"I expect [the presidents] to say that their student body is re-energized on research and excellence, because that’s what the bill focuses on," says state Sen. Judith Zaffirini, D-Laredo, the chair of the Senate Committee on Higher Education, who sponsored HB 51 on the Senate side.
Show me the money
The interim president of the University of North Texas, V. Lane Rawlins, will be making his first appearance before the Legislature at today’s hearing. “I’ve been doing this in various states for about 20 years,” Rawlins says of his previous run-ins with lawmakers in Washington and Tennessee, “and every time I’ve had the chance to speak with the legislature, my main point is that we need more money.” His message today, when lawmakers check in with the schools on how they are handling the legislation, will be no different.
Multiple pools of cash are in play. Since the legislation went into effect, much of the focus has been on the Texas Research Incentive Program, or TRIP, which matches state money with gifts and endowments geared toward research: The larger the donation, the greater the percentage the state matches. Gifts of $2 million or more are matched 100 percent by the state. The money comes from a $50 million pool of TRIP money, which took some legislative wrangling — and was quickly snatched up by the universities.
With donors energized by the prospect of the match, the money almost instantly dried up — but not before infusing the seven universities with a combined total nearly $110 million. The big winners: Texas Tech and UT-Dallas, which received $21 million and $15 million, respectively, in matched funds, amounts that about doubled their private gifts.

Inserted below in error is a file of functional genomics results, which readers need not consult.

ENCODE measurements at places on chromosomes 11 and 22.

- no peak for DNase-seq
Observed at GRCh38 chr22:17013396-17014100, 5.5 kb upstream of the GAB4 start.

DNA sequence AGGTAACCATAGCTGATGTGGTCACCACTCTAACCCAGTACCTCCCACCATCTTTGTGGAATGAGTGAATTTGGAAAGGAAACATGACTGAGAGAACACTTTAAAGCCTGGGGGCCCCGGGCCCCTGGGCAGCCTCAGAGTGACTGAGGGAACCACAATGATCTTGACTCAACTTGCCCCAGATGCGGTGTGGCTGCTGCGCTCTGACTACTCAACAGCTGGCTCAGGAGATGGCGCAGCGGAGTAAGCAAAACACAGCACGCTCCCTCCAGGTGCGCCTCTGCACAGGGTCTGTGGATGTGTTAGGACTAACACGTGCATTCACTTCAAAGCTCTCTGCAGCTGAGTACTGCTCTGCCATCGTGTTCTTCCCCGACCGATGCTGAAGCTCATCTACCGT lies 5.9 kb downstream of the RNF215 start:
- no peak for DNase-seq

Expected by many to excel in fundraising, the University of Houston turned in a relatively poor showing of less than $5 million in matching funds earned. Zaffirini, who attended UH, scolded the system's board of regents: "With all of your resources, you should have been No. 1," she told them. She says the regents countered that Houstonians who had been educated elsewhere opted to give to their alma maters — an excuse Zaffirini did not accept.
"All of the hometowns of these universities should want a national research university, not for the status but because of the economic multiplier," she says. The University of Texas at San Antonio, for example, estimates that a metamorphosis into a national research university could mean more than $2.5 billion added to the city’s economy and 41,000 additional jobs. The UH pitch includes more than 5,000 new jobs, $129 million in wages for the region and $7.5 million in additional state revenue.
Objective and subjective goals